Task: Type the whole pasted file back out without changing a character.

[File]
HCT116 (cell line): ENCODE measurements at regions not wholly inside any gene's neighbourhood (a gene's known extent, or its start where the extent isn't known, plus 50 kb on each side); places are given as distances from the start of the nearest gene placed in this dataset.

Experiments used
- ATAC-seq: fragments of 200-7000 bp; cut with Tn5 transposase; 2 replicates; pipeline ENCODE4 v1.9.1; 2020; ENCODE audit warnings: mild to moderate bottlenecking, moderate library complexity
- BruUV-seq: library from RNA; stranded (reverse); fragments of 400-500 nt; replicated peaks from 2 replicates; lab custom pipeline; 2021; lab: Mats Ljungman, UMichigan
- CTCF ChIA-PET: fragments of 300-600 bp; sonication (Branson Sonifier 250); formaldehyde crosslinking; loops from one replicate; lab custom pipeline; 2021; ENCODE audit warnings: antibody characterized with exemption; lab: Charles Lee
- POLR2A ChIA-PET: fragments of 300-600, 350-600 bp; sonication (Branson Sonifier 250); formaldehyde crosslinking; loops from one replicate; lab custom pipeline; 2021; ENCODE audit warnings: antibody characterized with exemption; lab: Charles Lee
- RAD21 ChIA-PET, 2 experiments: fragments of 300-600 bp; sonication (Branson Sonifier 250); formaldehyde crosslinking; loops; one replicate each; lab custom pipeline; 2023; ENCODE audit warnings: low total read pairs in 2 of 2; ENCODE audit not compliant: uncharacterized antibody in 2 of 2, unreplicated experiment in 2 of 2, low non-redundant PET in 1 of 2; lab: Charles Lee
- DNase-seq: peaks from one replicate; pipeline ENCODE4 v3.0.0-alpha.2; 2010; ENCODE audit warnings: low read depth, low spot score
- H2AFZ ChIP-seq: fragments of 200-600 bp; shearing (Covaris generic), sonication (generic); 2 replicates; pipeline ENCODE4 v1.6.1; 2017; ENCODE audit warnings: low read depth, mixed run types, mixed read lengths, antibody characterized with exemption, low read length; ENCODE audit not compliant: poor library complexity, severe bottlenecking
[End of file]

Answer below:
HCT116 (cell line): ENCODE measurements at regions not wholly inside any gene's neighbourhood (a gene's known extent, or its start where the extent isn't known, plus 50 kb on each side); places are given as distances from the start of the nearest gene placed in this dataset.

Experiments used
- ATAC-seq: fragments of 200-7000 bp; cut with Tn5 transposase; 2 replicates; pipeline ENCODE4 v1.9.1; 2020; ENCODE audit warnings: mild to moderate bottlenecking, moderate library complexity
- BruUV-seq: library from RNA; stranded (reverse); fragments of 400-500 nt; replicated peaks from 2 replicates; lab custom pipeline; 2021; lab: Mats Ljungman, UMichigan
- CTCF ChIA-PET: fragments of 300-600 bp; sonication (Branson Sonifier 250); formaldehyde crosslinking; loops from one replicate; lab custom pipeline; 2021; ENCODE audit warnings: antibody characterized with exemption; lab: Charles Lee
- POLR2A ChIA-PET: fragments of 300-600, 350-600 bp; sonication (Branson Sonifier 250); formaldehyde crosslinking; loops from one replicate; lab custom pipeline; 2021; ENCODE audit warnings: antibody characterized with exemption; lab: Charles Lee
- RAD21 ChIA-PET, 2 experiments: fragments of 300-600 bp; sonication (Branson Sonifier 250); formaldehyde crosslinking; loops; one replicate each; lab custom pipeline; 2023; ENCODE audit warnings: low total read pairs in 2 of 2; ENCODE audit not compliant: uncharacterized antibody in 2 of 2, unreplicated experiment in 2 of 2, low non-redundant PET in 1 of 2; lab: Charles Lee
- DNase-seq: peaks from one replicate; pipeline ENCODE4 v3.0.0-alpha.2; 2010; ENCODE audit warnings: low read depth, low spot score
- H2AFZ ChIP-seq: fragments of 200-600 bp; shearing (Covaris generic), sonication (generic); 2 replicates; pipeline ENCODE4 v1.6.1; 2017; ENCODE audit warnings: low read depth, mixed run types, mixed read lengths, antibody characterized with exemption, low read length; ENCODE audit not compliant: poor library complexity, severe bottlenecking